I come out of this meeting reassured, and our friendship, as I can report to you, is as strong today as it has always been. Thank you very much.
QUESTION: Mr. Secretary, there are many people who are arguing now, in the Pentagon or even on the Capitol, to have more targets, and specifically for a new military campaign in the Middle East and other countries in the world. What do you think about this?
SECRETARY POWELL: Well, I don't know about those reports. But what we are focusing on is terrorism and going after terrorists, not only those who are responsible for this event on the 11th of September, but who are responsible for other terrorist activities of a global reach.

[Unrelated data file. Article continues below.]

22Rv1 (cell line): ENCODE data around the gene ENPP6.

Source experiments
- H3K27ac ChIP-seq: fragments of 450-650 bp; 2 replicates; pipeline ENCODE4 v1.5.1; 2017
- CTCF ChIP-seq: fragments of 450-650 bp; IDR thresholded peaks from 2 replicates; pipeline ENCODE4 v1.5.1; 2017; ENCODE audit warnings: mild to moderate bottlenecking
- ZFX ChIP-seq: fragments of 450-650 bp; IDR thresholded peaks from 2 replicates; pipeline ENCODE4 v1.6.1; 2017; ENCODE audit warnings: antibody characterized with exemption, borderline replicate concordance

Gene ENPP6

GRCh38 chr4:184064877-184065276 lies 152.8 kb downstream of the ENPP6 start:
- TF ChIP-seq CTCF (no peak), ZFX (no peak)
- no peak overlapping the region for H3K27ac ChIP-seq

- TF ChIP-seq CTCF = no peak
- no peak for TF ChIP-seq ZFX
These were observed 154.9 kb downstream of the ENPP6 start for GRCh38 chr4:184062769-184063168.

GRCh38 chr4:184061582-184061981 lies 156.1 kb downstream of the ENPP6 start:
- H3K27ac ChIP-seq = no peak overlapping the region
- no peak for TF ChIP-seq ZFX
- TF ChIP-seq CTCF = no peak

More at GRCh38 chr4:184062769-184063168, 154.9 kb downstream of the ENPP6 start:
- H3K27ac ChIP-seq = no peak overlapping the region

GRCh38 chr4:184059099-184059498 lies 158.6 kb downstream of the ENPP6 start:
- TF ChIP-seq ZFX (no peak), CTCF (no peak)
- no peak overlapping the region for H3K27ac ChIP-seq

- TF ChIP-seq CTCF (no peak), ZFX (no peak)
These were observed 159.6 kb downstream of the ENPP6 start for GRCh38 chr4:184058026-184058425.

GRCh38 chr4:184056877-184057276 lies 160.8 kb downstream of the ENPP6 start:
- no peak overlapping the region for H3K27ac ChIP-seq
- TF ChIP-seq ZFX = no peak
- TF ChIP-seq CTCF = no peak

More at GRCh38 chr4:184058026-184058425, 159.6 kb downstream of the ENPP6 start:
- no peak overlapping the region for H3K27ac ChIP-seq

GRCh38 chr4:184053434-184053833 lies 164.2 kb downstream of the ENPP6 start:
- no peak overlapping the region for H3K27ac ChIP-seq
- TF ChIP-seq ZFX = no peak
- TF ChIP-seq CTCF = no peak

We are not using this as a way to punish nations indiscriminately. I can assure you that President Bush sees this as a long-term campaign that he will pursue with patience and perseverance, in close consultation with our friends and allies.
QUESTION: Mr. Secretary, with the new development in Gaza, would you like to comment on this new security zone in the West Bank?
SECRETARY POWELL: We are in discussions with our Israeli colleagues about their ideas for security. And I think with the progress that we have seen in today's meeting and knowing that other meetings are coming up, that all issues in contention such as this are available to be put on the table as these meetings go forward. And we will be following that progress and taking a more active role as the meetings begin to one follow the other.
QUESTION: Mr. Secretary, the President went to the CIA today and forcefully defended the job that George Tenet has been doing. Do you feel that you are getting the information that you need from him to do your job?
And, Mr. Minister, could you comment on how Mr. Tenet is viewed in Egypt and the Middle East?